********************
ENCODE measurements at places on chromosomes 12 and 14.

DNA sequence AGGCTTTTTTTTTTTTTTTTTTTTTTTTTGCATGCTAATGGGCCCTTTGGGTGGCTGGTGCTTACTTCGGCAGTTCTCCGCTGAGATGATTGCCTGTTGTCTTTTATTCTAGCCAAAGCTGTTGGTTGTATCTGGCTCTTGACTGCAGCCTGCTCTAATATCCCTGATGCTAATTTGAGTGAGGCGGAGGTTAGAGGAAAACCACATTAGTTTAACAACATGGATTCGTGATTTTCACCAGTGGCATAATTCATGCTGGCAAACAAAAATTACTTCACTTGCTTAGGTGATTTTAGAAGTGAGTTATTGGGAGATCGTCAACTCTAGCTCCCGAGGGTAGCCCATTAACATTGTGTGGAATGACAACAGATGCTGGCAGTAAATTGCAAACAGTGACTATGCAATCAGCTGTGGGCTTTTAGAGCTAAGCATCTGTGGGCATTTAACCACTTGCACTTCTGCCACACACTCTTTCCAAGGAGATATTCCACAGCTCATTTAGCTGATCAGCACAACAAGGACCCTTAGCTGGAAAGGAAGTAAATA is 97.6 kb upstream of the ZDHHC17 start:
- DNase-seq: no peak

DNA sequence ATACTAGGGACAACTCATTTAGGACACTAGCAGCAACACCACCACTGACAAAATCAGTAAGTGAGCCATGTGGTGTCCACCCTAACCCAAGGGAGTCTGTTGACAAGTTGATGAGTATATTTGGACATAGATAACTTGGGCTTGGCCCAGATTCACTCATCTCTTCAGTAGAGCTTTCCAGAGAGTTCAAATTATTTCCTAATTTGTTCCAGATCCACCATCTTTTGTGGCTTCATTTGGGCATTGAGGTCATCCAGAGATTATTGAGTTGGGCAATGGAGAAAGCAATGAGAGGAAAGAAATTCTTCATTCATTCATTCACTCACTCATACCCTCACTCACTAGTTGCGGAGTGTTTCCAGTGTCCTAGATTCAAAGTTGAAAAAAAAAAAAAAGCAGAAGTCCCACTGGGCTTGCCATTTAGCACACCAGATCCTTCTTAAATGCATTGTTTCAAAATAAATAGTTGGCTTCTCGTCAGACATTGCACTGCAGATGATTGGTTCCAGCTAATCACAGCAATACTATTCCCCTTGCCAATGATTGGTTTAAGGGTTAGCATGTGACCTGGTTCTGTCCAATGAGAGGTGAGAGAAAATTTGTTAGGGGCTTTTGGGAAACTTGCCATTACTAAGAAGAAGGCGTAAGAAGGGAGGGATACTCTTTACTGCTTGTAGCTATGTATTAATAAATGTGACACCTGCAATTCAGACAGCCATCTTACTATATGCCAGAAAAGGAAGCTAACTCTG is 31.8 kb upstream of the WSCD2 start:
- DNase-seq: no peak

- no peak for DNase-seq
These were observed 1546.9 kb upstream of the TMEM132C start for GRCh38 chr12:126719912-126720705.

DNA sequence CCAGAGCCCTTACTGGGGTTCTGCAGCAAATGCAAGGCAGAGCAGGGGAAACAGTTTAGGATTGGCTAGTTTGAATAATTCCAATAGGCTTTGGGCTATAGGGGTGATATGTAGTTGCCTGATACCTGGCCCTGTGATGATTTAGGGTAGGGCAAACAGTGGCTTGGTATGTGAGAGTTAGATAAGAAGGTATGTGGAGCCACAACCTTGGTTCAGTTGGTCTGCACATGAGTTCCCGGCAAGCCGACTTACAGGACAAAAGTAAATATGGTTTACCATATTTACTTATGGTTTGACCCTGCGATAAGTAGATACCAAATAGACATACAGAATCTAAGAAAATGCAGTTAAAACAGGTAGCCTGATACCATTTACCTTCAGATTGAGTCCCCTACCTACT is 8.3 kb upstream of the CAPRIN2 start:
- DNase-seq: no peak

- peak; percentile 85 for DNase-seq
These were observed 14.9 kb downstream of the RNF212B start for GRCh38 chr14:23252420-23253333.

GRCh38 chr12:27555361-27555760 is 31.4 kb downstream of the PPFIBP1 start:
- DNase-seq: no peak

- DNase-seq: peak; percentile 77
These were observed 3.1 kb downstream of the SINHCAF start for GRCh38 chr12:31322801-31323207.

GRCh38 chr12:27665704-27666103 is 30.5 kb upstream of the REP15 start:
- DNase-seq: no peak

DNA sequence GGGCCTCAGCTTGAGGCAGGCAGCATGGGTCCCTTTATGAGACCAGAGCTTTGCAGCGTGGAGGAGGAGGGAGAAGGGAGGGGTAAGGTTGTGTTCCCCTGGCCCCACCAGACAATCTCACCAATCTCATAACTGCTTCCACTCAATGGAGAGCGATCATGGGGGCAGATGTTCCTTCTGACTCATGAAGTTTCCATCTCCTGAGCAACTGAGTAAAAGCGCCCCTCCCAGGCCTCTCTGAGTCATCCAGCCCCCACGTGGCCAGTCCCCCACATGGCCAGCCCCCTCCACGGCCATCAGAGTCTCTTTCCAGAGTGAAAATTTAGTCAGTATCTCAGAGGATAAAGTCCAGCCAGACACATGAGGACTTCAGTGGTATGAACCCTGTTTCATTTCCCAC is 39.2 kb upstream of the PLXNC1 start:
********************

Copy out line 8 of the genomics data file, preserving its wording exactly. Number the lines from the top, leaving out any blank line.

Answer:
DNA sequence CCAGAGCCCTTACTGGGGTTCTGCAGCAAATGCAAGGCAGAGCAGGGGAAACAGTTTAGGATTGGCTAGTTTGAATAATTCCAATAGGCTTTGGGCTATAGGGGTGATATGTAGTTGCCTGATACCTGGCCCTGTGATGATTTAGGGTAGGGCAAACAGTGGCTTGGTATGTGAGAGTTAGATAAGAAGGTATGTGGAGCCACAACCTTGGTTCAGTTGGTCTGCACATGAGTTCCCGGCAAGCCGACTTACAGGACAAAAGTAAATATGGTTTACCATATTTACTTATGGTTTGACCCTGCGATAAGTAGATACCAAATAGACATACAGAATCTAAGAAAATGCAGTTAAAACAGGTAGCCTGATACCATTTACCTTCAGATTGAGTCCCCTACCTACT is 8.3 kb upstream of the CAPRIN2 start: